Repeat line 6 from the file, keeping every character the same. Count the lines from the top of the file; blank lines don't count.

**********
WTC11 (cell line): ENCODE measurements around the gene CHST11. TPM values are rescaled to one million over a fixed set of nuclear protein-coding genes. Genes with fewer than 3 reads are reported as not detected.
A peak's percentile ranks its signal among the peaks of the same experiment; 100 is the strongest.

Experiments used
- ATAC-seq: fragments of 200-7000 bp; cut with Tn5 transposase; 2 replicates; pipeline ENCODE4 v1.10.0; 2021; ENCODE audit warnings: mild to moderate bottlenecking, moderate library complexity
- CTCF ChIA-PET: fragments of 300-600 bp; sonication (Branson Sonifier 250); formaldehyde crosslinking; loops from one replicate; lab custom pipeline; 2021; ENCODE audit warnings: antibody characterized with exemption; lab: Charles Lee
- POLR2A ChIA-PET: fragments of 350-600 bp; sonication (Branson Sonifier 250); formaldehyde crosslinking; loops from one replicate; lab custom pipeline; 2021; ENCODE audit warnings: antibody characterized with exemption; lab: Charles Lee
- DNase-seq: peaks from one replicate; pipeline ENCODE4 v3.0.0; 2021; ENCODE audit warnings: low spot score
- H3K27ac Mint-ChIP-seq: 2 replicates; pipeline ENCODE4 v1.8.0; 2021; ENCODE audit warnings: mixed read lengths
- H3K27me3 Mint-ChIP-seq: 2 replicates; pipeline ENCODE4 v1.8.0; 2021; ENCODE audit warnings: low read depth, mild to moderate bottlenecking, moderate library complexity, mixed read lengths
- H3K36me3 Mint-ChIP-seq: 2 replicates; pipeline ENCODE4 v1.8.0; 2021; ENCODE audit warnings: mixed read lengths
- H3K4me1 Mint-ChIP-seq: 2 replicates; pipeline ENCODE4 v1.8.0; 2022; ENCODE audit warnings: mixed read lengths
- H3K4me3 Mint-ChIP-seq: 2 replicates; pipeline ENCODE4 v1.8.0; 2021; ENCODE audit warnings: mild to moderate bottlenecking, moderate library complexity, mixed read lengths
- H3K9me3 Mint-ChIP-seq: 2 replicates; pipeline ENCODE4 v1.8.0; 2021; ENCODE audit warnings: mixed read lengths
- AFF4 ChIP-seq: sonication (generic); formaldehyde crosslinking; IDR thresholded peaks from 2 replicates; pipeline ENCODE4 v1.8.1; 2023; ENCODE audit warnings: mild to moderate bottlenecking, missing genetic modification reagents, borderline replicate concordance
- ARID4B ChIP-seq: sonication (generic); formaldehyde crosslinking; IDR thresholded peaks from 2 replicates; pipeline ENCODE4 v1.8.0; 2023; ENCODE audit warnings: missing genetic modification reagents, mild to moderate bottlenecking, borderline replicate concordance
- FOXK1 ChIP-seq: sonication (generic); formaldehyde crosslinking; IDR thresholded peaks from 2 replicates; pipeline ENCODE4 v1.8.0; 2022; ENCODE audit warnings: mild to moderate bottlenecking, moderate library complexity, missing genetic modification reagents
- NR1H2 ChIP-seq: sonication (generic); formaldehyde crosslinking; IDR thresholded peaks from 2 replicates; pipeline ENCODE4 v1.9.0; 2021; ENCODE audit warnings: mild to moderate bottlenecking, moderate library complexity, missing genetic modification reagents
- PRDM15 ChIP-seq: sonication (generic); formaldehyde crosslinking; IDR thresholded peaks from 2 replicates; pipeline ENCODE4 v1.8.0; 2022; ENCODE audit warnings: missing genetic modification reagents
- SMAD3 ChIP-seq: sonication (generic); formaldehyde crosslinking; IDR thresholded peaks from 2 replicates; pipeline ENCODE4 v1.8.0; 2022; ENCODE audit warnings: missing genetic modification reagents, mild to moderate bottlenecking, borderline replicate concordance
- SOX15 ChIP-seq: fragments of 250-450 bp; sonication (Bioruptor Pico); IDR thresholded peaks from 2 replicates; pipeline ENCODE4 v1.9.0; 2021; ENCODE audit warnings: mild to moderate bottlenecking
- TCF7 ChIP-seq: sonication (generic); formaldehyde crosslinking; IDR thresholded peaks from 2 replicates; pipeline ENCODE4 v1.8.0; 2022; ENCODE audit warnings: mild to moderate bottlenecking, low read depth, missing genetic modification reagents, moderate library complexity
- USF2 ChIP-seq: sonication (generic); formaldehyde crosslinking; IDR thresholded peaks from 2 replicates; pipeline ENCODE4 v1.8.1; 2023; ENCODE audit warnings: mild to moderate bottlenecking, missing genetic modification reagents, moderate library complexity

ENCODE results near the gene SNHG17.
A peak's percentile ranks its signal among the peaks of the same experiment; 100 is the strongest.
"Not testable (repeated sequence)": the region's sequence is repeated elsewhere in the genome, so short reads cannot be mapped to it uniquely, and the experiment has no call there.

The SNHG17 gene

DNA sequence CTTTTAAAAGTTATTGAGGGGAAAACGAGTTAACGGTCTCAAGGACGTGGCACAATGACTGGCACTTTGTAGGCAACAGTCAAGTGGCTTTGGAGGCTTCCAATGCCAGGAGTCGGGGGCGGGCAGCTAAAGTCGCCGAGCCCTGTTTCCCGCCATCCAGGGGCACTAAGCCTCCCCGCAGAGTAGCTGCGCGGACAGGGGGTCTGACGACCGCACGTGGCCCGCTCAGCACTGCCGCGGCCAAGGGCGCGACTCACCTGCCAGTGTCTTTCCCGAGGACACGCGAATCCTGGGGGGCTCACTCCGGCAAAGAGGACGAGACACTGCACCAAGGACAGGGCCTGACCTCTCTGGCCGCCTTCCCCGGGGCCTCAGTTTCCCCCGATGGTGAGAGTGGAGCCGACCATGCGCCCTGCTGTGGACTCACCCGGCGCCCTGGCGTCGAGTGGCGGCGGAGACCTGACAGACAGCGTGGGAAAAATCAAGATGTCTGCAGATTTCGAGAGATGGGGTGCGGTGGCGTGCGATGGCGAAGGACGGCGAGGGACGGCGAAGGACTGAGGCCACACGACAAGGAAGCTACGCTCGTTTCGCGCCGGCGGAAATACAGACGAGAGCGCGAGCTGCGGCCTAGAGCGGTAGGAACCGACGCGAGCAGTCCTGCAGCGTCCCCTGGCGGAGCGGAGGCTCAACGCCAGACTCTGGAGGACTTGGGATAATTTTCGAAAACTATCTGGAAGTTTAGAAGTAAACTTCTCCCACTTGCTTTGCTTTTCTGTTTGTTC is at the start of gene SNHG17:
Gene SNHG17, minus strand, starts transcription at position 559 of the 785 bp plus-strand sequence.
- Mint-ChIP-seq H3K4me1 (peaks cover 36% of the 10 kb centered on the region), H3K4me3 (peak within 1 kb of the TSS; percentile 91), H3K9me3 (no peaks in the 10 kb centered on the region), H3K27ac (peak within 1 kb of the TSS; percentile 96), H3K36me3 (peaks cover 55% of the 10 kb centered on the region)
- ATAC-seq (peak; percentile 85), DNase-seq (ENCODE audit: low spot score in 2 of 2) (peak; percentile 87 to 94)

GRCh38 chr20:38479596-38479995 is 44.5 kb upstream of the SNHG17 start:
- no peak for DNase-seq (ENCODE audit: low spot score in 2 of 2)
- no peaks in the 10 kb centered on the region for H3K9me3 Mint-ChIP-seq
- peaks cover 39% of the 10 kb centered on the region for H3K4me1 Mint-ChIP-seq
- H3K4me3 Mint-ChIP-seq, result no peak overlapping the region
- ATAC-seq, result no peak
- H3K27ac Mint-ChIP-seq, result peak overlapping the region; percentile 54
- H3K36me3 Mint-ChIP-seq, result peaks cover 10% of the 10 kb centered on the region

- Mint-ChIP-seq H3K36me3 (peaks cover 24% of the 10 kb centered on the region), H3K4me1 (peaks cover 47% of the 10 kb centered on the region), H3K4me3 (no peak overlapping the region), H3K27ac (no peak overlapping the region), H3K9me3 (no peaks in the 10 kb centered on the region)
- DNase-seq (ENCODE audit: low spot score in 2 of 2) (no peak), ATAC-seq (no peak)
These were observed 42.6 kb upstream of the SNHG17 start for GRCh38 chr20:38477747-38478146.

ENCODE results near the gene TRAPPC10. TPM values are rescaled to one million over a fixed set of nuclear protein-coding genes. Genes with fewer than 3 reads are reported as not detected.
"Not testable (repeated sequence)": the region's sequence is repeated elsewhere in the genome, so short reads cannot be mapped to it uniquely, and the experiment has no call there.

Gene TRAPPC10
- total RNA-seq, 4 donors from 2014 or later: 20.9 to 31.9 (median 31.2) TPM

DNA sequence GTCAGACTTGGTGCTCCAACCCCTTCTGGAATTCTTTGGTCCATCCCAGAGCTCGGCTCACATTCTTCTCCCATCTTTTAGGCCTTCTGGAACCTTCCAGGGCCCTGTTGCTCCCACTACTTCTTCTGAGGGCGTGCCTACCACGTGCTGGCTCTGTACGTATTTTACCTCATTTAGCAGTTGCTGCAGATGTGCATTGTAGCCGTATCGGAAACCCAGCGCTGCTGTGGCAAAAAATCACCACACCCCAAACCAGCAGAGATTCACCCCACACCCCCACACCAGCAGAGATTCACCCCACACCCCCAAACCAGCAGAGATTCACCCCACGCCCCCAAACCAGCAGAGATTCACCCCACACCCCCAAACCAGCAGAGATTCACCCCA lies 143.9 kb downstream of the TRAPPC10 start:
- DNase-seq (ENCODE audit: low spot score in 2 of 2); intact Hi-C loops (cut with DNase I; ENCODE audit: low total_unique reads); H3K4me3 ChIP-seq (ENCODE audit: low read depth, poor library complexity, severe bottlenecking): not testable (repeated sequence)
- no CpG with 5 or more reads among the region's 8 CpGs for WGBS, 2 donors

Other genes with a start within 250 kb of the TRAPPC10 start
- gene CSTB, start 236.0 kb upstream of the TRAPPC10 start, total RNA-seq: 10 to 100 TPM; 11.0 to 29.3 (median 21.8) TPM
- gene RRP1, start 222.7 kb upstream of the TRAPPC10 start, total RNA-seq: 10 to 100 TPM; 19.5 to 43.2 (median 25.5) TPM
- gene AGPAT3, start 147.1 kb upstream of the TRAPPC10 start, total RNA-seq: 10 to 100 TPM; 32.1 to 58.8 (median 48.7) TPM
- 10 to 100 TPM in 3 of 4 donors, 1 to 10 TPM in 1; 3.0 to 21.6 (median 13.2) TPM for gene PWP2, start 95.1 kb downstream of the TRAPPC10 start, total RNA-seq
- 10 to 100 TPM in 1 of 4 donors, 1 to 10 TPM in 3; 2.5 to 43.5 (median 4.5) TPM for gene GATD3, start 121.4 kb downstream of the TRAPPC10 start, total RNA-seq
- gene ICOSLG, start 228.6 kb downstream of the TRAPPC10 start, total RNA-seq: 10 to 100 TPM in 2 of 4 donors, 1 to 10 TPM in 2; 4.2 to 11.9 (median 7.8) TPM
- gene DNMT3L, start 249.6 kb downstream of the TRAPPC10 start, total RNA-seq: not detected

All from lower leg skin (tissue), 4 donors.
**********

- POLR2A ChIA-PET: fragments of 350-600 bp; sonication (Branson Sonifier 250); formaldehyde crosslinking; loops from one replicate; lab custom pipeline; 2021; ENCODE audit warnings: antibody characterized with exemption; lab: Charles Lee